Archive for May, 2013

Culture change, innovation, and the necessity of disruption

Posted by on Thursday, 30 May, 2013

IMG_3127-origI was challenged this week to use the word “errant” in something I wrote. This challenge, not surprisingly, came from a friend’s off-handed comment about an errant pickle on my sandwich, meant to poke fun at my own strict sense of what a Cuban sandwich should be and how it should be presented. (I’ll say right now that it was a fabulous meal that I’d order time and time again, but didn’t quite meet the definition of what a Cuban sandwich is. Yes, I’m pedantic, but I can still appreciate a great meal even when it doesn’t quite fit.) She enjoyed the idea, and the word, so much she challenged me to use it…

While I contemplated how to work the word in to my daily writing, I realized that the word itself tied directly in to my work in social business at a strategic and conceptual level, as the connotation of “errant” implies a negative while the denotation can actually become a positive.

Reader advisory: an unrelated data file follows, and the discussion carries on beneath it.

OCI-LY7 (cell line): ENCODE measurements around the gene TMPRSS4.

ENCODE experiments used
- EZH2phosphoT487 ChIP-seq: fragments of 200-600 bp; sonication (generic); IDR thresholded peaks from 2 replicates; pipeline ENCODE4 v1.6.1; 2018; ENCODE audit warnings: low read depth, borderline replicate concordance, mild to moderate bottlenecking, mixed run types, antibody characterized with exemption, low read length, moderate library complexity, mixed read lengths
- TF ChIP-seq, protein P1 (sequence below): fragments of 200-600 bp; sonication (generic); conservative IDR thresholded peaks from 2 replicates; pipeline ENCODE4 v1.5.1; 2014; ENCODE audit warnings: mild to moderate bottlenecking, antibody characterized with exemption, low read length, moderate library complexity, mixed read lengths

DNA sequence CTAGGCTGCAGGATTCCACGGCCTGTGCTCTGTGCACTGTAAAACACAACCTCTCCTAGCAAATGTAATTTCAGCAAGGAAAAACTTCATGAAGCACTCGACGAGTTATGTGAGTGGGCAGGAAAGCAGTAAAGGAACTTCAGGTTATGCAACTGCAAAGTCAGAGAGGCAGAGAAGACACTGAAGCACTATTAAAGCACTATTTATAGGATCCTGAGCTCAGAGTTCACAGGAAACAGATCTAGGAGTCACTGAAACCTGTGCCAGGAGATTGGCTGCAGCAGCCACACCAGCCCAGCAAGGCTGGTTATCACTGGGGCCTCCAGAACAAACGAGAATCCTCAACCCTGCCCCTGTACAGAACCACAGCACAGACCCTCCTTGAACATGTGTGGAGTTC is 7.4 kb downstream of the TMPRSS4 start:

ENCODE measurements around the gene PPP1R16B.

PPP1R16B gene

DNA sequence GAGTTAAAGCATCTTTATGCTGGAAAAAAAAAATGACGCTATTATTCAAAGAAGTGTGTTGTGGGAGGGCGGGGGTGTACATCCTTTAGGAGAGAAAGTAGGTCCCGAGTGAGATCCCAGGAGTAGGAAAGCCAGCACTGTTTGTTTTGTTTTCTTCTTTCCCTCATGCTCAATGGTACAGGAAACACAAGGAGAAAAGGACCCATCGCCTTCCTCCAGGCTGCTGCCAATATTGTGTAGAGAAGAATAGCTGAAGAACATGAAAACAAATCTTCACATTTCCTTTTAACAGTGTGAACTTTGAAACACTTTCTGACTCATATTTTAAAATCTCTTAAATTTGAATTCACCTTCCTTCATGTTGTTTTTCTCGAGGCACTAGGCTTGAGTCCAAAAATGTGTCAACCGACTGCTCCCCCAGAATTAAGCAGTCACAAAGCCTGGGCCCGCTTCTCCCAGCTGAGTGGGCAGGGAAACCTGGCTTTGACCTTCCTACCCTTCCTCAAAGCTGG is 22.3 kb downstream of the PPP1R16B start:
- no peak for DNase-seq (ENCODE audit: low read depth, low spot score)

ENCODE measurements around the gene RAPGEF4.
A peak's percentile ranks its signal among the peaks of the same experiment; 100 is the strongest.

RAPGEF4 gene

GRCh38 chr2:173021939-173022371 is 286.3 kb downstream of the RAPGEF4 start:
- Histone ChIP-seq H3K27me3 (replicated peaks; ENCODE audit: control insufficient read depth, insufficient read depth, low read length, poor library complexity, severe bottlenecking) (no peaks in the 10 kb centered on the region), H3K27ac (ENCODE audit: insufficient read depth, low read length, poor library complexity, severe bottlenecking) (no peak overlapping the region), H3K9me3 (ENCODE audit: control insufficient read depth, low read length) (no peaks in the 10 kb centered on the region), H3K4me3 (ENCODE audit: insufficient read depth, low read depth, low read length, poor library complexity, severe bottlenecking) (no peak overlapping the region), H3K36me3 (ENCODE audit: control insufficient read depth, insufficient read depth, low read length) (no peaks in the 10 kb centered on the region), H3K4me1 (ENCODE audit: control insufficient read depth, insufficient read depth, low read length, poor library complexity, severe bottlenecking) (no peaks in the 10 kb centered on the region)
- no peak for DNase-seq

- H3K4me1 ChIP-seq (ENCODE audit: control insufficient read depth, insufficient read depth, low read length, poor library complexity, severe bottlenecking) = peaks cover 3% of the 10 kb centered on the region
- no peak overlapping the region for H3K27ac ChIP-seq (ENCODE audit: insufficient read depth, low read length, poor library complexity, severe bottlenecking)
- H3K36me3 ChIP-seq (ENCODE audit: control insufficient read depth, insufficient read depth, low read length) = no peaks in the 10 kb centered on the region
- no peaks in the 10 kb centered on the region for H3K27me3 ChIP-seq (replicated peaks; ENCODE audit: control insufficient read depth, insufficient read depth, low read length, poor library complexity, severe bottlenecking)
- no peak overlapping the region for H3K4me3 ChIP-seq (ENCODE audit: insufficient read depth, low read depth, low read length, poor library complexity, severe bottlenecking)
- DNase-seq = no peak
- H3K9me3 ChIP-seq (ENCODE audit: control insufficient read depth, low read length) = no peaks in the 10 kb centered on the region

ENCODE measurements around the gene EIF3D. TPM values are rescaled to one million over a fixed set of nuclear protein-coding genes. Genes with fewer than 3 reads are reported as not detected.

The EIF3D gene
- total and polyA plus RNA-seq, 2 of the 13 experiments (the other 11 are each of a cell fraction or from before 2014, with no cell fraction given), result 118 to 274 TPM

Let me explain: Trying to be a change agent is hard. Changing culture is hard. But, what is often perceived as errant behaviour is one of the most critical pieces to accomplishing any success in changing a culture or being truly innovative. It is the dissent, the disruption, that many see as problematic but is critically necessary to break the culture out of its comfort zone and become more open to new ideas; ideas that may initially seem errant, but grow to become better methods or ideologies and ultimately change culture with positive effect.